Getting A Mortgage: Why So Much Paperwork?

Getting a Mortgage: Why so much Paperwork? | Keeping Current Matters

We are often asked why there is so much paperwork mandated by the bank for a mortgage loan application when buying a home today. It seems that the bank needs to know everything about us and requires three separate sources to validate each and every entry on the application form. Many buyers are being told by friends and family that the process was a hundred times easier when they bought their home ten to twenty years ago.

There are two very good reasons that the loan process is much more onerous on today’s buyer than perhaps any time in history.

  1. The government has set new guidelines that now demand that the bank prove beyond any doubt that you are indeed capable of affording the mortgage. During the run-up in the housing market, many people ‘qualified’ for mortgages that they could never pay back. This led to millions of families losing their home. The government wants to make sure this can’t happen again
  2. The banks don’t want to be in the real estate business. Over the last seven years, banks were forced to take on the responsibility of liquidating millions of foreclosures and also negotiating another million plus short sales. Just like the government, they don’t want more foreclosures. For that reason, they need to double (maybe even triple) check everything on the application.

However, there is some good news in the situation. The housing crash that mandated that banks be extremely strict on paperwork requirements also allowed you to get a mortgage interest rate probably below 5%.

The friends and family who bought homes ten or twenty ago experienced a simpler mortgage application process but also paid a higher interest rate (the average 30 year fixed rate mortgage was 8.12% in the 1990’s and 6.29% in the 2000’s). If you went to the bank and offered to pay 7% instead of <5%, they would probably bend over backwards to make the process much easier.

Bottom Line

Instead of concentrating on the additional paperwork required, let’s be thankful that we are able to buy a home at historically low rates.

Buying a Home is 38% Less Expensive than Renting!

Buy-or-Rent

In Trulia’s 2014 Rent vs. Buy Report, they explained that homeownership remains cheaper than renting throughout the 100 largest metro areas in the United States; ranging from an average of 5% in Honolulu, all the way to 66% in Detroit, and 38% Nationwide!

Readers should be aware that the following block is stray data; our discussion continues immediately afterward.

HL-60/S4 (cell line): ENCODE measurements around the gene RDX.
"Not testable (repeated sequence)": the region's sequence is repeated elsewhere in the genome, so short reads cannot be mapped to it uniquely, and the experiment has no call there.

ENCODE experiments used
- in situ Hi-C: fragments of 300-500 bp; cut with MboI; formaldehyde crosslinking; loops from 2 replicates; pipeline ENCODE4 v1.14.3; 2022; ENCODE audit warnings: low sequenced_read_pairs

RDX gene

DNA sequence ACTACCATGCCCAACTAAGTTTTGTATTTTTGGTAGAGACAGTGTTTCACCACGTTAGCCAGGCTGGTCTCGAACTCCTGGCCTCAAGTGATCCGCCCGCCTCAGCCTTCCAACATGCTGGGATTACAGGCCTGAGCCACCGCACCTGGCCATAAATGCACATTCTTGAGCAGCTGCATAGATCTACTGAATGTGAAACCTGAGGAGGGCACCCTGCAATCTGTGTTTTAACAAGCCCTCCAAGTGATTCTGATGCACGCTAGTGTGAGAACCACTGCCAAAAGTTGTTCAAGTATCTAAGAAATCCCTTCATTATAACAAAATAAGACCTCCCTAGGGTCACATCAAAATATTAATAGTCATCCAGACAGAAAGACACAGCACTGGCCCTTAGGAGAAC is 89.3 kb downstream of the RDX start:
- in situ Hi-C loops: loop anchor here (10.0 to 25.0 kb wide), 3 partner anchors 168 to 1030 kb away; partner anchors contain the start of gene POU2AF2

The other interesting findings in the report include:

  • Even though prices increased sharply in many markets over the past year, low mortgage rates have kept homeownership from becoming more expensive than renting.
  • Some markets might tip in favor of renting later this year as prices continue to rise faster than rents and if – as most economists expect – mortgage rates rise, due both to the strengthening economy and Fed tapering.
  • Nationally, rates would have to rise to 10.6% for renting to be cheaper than buying – and rates haven’t been that high since 1989.

Bottom Line

Buying a home makes sense. Rental costs have historically increased at a higher rate of inflation. Lock in a mortgage payment now before home prices and mortgage rates rise as experts expect they will.

You Need A Professional When Buying A Home

You Need a Pro When Buying a Home | Keeping Current Matters

Many people wonder whether they should hire a real estate professional to assist them in buying their dream home or if they should first try to go it on their own. In today’s market: you need an experienced professional!

You Need an Expert Guide if you are Traveling a Dangerous Path

The field of real estate is loaded with land mines. You need a true expert to guide you through the dangerous pitfalls that currently exist. Finding a home that is priced appropriately and ready for you to move in to can be tricky. An agent listens to your wants and needs, and can sift out the homes that do not fit within the parameters of your “dream home”.

A great agent will also have relationships with mortgage professionals and other experts that you will need in securing your dream home.

You Need a Skilled Negotiator

In today’s market, hiring a talented negotiator could save you thousands, perhaps tens of thousands of dollars. Each step of the way – from the original offer, to the possible renegotiation of that offer after a home inspection, to the possible cancellation of the deal based on a troubled appraisal – you need someone who can keep the deal together until it closes.

Realize that when an agent is negotiating their commission with you, they are negotiating their own salary; the salary that keeps a roof over their family’s head; the salary that puts food on their family’s table. If they are quick to take less when negotiating for themselves and their families, what makes you think they will not act the same way when negotiating for you and your family? If they were Clark Kent when negotiating with you, they will not turn into Superman when negotiating with the buyer or seller in your deal.

Bottom Line

Famous sayings become famous because they are true. You get what you pay for. Just like a good accountant or a good attorney, a good agent will save you money…not cost you money.

4 Reasons to Buy Before Winter

4 Reasons to Buy Before Winter | Keeping Current Matters

It’s that time of year, the seasons are changing and with them bring thoughts of the upcoming holidays, family get togethers, and planning for a new year. Those who are on the fence about whether now is the right time to buy don’t have to look much farther to find four great reasons to consider buying a home now, instead of waiting.

1. Prices Will Continue to Rise